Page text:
Teacher injured in science-experiment blaze airlifted to hospital
A science teacher and the son of a colleague both sustained burns when an experiment in the school science lab involving a flammable substance went wrong.
The incident happened at the Hazeley Academy in Milton Keynes yesterday (30 November) – the day after the Government reconfirmed its support for the simplification of health and safety guidelines for schools.
The 35-year-old teacher’s injuries were so serious that she had to be airlifted to hospital, where she was reported today as being “comfortable”. The young boy – the child of another teacher, who took him into work because public-sector strike action meant his own school was closed – escaped with “minor, superficial injuries”, according to the Academy, and was discharged from hospital the same day.
Hazeley Academy was closed yesterday to years 7 to 11 because of the strike action but remained open to years 12 and 13, and around three-quarters of its staff were in the building. The science teacher was in a prep room rehearsing what the Academy described as “a routine, tried-and-tested demonstration involving a flammable substance” when some of her clothing ignited.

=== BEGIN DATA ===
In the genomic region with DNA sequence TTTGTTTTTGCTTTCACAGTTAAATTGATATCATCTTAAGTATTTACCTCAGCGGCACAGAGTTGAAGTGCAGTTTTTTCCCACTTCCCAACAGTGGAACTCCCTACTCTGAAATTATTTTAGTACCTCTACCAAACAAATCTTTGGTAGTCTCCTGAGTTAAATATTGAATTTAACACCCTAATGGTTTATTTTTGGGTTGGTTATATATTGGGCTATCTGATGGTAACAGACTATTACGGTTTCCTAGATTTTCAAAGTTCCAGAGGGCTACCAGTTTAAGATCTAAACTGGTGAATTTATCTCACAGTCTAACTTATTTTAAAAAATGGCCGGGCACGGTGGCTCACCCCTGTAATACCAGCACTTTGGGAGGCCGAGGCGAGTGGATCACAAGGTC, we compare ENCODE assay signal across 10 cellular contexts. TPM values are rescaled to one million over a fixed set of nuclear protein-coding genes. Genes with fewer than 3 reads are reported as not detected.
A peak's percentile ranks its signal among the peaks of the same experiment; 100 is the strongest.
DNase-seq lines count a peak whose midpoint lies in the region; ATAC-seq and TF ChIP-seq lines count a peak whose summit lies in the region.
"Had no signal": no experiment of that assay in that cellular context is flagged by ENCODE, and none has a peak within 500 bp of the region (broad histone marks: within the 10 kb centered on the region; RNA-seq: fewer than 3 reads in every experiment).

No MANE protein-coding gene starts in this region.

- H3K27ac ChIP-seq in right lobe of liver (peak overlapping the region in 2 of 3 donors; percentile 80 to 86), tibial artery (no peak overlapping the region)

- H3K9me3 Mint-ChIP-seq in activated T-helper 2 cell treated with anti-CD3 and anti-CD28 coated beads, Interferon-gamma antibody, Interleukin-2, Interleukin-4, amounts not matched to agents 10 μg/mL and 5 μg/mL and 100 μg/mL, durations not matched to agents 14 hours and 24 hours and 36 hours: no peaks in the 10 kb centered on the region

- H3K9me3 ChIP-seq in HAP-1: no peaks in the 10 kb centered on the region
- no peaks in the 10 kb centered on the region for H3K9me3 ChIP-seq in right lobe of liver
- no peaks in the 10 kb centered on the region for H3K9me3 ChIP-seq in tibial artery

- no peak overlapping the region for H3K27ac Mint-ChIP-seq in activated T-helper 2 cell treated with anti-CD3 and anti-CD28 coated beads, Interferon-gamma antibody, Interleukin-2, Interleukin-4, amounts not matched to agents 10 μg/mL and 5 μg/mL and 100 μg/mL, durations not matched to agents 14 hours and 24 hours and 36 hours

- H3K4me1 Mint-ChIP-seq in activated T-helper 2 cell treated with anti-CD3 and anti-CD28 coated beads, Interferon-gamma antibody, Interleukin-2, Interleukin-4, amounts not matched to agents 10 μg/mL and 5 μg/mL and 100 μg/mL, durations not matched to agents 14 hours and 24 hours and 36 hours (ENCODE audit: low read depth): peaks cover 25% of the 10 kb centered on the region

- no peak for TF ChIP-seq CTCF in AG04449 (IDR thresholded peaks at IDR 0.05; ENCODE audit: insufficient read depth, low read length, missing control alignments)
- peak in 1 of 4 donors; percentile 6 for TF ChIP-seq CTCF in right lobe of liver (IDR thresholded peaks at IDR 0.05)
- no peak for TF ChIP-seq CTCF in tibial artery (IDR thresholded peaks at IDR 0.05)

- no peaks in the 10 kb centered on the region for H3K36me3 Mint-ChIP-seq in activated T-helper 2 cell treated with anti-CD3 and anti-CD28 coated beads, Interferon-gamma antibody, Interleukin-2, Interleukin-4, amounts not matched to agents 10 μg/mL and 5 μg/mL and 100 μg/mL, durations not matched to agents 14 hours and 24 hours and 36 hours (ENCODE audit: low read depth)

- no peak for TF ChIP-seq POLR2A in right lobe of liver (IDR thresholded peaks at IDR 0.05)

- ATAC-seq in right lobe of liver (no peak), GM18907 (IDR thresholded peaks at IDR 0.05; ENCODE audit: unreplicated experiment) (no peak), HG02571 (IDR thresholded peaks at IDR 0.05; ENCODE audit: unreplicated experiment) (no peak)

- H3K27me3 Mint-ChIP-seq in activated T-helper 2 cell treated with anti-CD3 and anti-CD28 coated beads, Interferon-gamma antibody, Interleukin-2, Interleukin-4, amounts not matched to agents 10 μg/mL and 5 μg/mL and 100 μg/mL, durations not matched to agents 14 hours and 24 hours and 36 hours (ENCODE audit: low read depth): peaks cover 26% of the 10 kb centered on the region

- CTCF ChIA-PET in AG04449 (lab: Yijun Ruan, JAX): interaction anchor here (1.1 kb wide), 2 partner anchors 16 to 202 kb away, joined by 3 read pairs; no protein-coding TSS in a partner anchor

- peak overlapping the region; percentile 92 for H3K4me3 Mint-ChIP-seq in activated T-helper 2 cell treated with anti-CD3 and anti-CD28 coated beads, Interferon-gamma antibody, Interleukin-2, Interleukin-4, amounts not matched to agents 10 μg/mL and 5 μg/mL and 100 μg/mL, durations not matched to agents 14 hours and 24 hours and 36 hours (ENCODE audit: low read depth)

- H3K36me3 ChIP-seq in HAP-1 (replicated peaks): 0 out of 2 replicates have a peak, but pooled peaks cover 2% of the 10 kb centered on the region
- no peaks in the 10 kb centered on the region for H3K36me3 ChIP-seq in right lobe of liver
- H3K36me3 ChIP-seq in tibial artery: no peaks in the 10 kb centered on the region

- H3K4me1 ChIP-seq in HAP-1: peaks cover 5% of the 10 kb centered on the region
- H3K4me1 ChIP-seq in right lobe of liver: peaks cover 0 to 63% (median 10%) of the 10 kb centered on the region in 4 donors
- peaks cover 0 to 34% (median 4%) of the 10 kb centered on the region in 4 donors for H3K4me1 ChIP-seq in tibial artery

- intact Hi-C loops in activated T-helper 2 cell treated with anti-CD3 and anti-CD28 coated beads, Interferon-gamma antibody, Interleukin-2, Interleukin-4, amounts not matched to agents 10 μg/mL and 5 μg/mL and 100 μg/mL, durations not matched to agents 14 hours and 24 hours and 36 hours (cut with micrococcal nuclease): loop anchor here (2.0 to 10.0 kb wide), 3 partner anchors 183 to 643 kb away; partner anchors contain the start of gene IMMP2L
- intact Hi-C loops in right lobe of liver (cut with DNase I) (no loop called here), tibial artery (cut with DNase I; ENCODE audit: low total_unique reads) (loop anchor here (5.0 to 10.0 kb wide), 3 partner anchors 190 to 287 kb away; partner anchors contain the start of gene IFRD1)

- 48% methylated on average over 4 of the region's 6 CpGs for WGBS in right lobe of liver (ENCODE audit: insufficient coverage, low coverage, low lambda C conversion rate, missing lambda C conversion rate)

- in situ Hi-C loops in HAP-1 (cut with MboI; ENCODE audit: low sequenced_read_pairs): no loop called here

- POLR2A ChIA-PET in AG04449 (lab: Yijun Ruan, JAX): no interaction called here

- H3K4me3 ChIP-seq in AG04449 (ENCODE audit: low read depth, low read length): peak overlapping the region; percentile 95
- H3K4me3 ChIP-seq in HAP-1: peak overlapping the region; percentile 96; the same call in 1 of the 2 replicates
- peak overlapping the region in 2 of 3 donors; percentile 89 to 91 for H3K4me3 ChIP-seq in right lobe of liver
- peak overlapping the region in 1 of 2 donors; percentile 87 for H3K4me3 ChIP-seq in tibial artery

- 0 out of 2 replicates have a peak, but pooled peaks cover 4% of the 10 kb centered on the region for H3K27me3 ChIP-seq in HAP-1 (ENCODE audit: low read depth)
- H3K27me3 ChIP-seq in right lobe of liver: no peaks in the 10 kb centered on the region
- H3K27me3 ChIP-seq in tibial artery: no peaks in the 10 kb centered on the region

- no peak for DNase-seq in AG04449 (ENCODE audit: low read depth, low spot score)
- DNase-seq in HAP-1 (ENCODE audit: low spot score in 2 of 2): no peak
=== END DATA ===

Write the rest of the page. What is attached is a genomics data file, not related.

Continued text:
It added that no Academy students were present or involved, and staff – including the Academy’s registered nurse – were quickly on the scene. Crews from four Buckinghamshire Fire & Rescue stations attended the blaze, along with Thames Valley Police, the ambulance service and the air ambulance.
The day before the incident, the Government issued its response to the House of Commons Science and Technology Select Committee’s report on what schools need to do to overcome the perceived and real barriers to providing practicals and fieldwork opportunities for science pupils.
It agreed with the report’s conclusion that health and safety concerns and the amount of paperwork involved in planning practicals and excursions could be a deterrent to undertaking them, and highlighted simplified guidance, published by the Department for Education this summer, aimed at addressing the problem.
The GMB union, which represents school-support staff, reacted angrily to the incident, saying the approach to both health and safety and the public-sector strikes by Prime Minister David Cameron – who, last week, said people should be allowed to take their children to work if they were not striking – was “glib, complacent and out of touch with the real world”.
GMB organiser Richard O’Leary, who represents the support staff on strike at the Academy yesterday, said: “Health and safety in any workplace is a very serious issue, and accidents with serious consequences can happen at any time, unless proper risk assessments are done and the necessary safety procedures are adhered to. This applies in a school as much as any workplace, as this unfortunate incident shows.”
The HSE is investigating the incident.
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